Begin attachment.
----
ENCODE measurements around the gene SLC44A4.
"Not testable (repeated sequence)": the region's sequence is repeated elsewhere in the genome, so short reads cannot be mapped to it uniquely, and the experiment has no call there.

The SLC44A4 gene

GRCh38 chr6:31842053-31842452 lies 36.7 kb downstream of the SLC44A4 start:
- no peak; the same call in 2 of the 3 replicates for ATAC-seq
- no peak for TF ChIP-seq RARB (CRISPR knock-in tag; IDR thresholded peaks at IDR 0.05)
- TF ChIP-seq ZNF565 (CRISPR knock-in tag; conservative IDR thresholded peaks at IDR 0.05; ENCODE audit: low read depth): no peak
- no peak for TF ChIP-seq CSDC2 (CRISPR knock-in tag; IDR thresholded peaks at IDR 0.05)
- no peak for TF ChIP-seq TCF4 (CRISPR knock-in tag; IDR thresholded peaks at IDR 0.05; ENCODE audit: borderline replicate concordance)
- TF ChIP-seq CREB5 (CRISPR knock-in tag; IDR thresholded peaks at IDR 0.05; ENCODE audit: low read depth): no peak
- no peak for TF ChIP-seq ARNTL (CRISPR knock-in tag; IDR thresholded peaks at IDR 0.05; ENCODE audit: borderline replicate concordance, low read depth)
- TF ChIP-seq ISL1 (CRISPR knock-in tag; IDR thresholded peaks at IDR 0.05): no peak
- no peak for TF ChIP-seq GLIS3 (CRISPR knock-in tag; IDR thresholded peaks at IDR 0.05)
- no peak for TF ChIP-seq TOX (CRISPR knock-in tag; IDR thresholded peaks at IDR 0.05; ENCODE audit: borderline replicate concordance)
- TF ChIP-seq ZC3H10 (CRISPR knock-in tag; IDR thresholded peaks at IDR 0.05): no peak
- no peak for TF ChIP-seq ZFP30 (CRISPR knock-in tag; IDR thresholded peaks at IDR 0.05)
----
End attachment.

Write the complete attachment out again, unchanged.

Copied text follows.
ENCODE measurements around the gene SLC44A4.
"Not testable (repeated sequence)": the region's sequence is repeated elsewhere in the genome, so short reads cannot be mapped to it uniquely, and the experiment has no call there.

The SLC44A4 gene

GRCh38 chr6:31842053-31842452 lies 36.7 kb downstream of the SLC44A4 start:
- no peak; the same call in 2 of the 3 replicates for ATAC-seq
- no peak for TF ChIP-seq RARB (CRISPR knock-in tag; IDR thresholded peaks at IDR 0.05)
- TF ChIP-seq ZNF565 (CRISPR knock-in tag; conservative IDR thresholded peaks at IDR 0.05; ENCODE audit: low read depth): no peak
- no peak for TF ChIP-seq CSDC2 (CRISPR knock-in tag; IDR thresholded peaks at IDR 0.05)
- no peak for TF ChIP-seq TCF4 (CRISPR knock-in tag; IDR thresholded peaks at IDR 0.05; ENCODE audit: borderline replicate concordance)
- TF ChIP-seq CREB5 (CRISPR knock-in tag; IDR thresholded peaks at IDR 0.05; ENCODE audit: low read depth): no peak
- no peak for TF ChIP-seq ARNTL (CRISPR knock-in tag; IDR thresholded peaks at IDR 0.05; ENCODE audit: borderline replicate concordance, low read depth)
- TF ChIP-seq ISL1 (CRISPR knock-in tag; IDR thresholded peaks at IDR 0.05): no peak
- no peak for TF ChIP-seq GLIS3 (CRISPR knock-in tag; IDR thresholded peaks at IDR 0.05)
- no peak for TF ChIP-seq TOX (CRISPR knock-in tag; IDR thresholded peaks at IDR 0.05; ENCODE audit: borderline replicate concordance)
- TF ChIP-seq ZC3H10 (CRISPR knock-in tag; IDR thresholded peaks at IDR 0.05): no peak
- no peak for TF ChIP-seq ZFP30 (CRISPR knock-in tag; IDR thresholded peaks at IDR 0.05)